I'm driving cross-country with my dog, Sadie.

How baseball saved me from Rush Limbaugh

In Iowa, a faraway Giants-Cubs radio broadcast rescued me from Limbaugh's toxic obsession with Michelle Obama


Joan Walsh
April 12, 2013 10:01PM (UTC)

Well, it was another day of my cross-country car journey with my dog, Sadie, with stops to throw the ball. Before I explain how baseball saved me from Rush Limbaugh, first a Sadie update:  She misses Boulder, but found nature in this little patch of land behind La Quinta:

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She thought this drainage ditch was another creek and made a run for it (I put her back on the leash):

One stop came in lovely Newton, Iowa, the childhood home of Charles Murray – I won’t hold that against Newton -- as well as Maytag headquarters. We had Sunset Park to ourselves in a cold rain:

So, at one point I broke down and listened to Rush. You know, even the paranoid Sean Hannity sounds a little jauntier. Rush actually seems depressed. He was inveighing against Michelle Obama comparing herself to Hadiya Pendleton, the 15-year-old Chicago girl killed in gang violence in January. Obama’s speech was incredibly moving; NPR played long clips of it and she sounded as though she was fighting tears; listening to her, so was I.

Limbaugh, too, was moved by Obama’s speech – moved to rage that she had the audacity to compare herself to Hadiya, another Chicago girl with a bright future whose fate turned out to be gun violence, not Princeton, Harvard Law School and becoming first lady. Limbaugh likened Michelle’s Hadiya comparison with President Obama saying, “If I had a son, he’d look like Trayvon,” after the unarmed black teen was shot by George Zimmerman last year. He was undone by these rhetorical flourishes by the president and his wife, and too worked up to explain exactly what was wrong about it. All I could surmise was that he was offended by the Obamas noting that they had something in common with young black victims of violence. Those race baiters!

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I knew Limbaugh called Michelle Obama “Moo-chelle,” but since I’d only read it, not heard it, I thought the emphasis was on “moo,” making it a bovine insult. But actually he seems to pronounce it “Mooch-elle,” which is even dumber, since it mispronounces both syllables of her name, not just one. But it does get to the white-hot center of right-wing resentment: those people are moochers. Mooching off the taxpayers, living in public housing, the White House. Stunning in its racism and idiocy.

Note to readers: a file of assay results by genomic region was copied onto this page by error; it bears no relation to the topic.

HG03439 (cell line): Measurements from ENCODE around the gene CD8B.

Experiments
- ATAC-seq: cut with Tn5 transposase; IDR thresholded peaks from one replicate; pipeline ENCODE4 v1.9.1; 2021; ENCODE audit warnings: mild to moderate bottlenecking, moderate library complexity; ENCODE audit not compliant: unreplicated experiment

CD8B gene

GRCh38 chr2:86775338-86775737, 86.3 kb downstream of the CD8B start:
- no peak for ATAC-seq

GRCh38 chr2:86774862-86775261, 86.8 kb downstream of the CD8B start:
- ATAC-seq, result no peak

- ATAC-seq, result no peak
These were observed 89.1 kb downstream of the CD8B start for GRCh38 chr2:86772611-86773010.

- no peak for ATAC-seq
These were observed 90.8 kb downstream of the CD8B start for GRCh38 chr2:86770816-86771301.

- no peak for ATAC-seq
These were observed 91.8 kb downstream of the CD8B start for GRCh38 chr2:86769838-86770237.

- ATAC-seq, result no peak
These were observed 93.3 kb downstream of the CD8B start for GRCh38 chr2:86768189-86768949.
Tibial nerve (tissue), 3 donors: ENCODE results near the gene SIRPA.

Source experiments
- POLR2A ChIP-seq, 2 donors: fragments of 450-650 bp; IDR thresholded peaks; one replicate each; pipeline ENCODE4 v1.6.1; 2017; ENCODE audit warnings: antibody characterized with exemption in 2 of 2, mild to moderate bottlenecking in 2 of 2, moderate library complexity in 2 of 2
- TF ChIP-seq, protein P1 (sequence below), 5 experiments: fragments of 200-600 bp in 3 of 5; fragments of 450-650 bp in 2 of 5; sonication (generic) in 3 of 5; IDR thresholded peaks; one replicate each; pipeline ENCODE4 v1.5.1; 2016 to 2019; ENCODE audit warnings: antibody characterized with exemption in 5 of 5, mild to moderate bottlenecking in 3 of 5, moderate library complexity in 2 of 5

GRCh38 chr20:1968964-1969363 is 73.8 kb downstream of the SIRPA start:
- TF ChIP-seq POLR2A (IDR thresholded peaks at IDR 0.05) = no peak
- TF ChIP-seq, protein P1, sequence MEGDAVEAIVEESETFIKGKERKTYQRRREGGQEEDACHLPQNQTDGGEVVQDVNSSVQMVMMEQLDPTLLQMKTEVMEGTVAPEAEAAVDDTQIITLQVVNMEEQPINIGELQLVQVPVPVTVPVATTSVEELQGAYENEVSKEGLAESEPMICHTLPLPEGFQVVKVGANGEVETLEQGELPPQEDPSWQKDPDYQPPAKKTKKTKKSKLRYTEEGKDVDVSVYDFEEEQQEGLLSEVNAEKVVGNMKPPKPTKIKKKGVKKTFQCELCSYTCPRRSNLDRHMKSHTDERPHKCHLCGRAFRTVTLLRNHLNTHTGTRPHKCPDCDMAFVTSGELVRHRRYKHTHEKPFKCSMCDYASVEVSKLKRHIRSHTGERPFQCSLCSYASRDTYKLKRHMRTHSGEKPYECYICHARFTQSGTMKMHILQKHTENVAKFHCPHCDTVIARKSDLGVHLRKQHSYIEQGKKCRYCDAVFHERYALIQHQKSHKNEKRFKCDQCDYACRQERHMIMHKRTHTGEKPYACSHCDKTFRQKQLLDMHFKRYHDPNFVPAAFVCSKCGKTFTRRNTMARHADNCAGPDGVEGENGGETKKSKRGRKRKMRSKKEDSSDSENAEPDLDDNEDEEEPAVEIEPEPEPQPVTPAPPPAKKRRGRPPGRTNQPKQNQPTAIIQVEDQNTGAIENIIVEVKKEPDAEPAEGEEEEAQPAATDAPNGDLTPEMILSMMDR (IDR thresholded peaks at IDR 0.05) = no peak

Baseball saved me from Limbaugh. Amazingly, my Giants are playing the Chicago Cubs, and the four-hour game took me almost all the way across Iowa. Then we raced up I-88, the Ronald Reagan Memorial Tollway (it would have to be a tollway, wouldn’t it) to Chicago. I’d have stopped in Dixon, Reagan’s birthplace, but it was getting dark and Sadie was sleeping. Driving with a dog is a little bit like driving with a baby: You drive when they sleep, and you don’t think of stopping for anything but an emergency. Seeing Reagan’s birthplace didn’t cut it for me.

Sadie and I made it to Chicago, and I’m headed to Wrigley Field with my old friend Jim shortly. We worked together at In These Times in the mid-1980s, and he says he hasn't been to a Cubs game since we used to drag him on hot afternoons way back then. That's friendship. It's not a hot afternoon; I’m still grateful for the down coat and gloves Mary procured for me in Boulder. More from Wrigley, later. (Oh, and I did get to meet a few of the Nebraskans fighting the Keystone XL pipeline, but they deserve their own post, so that will come next week).


Joan Walsh

Joan Walsh is the author of "What's the Matter With White People: Finding Our Way in the Next America."

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Related Topics ------------------------------------------

Baseball Chicago Cubs Driving Miss Sadie Iowa Michelle Obama Nebraska Rush Limbaugh Sadie San Francisco Giants




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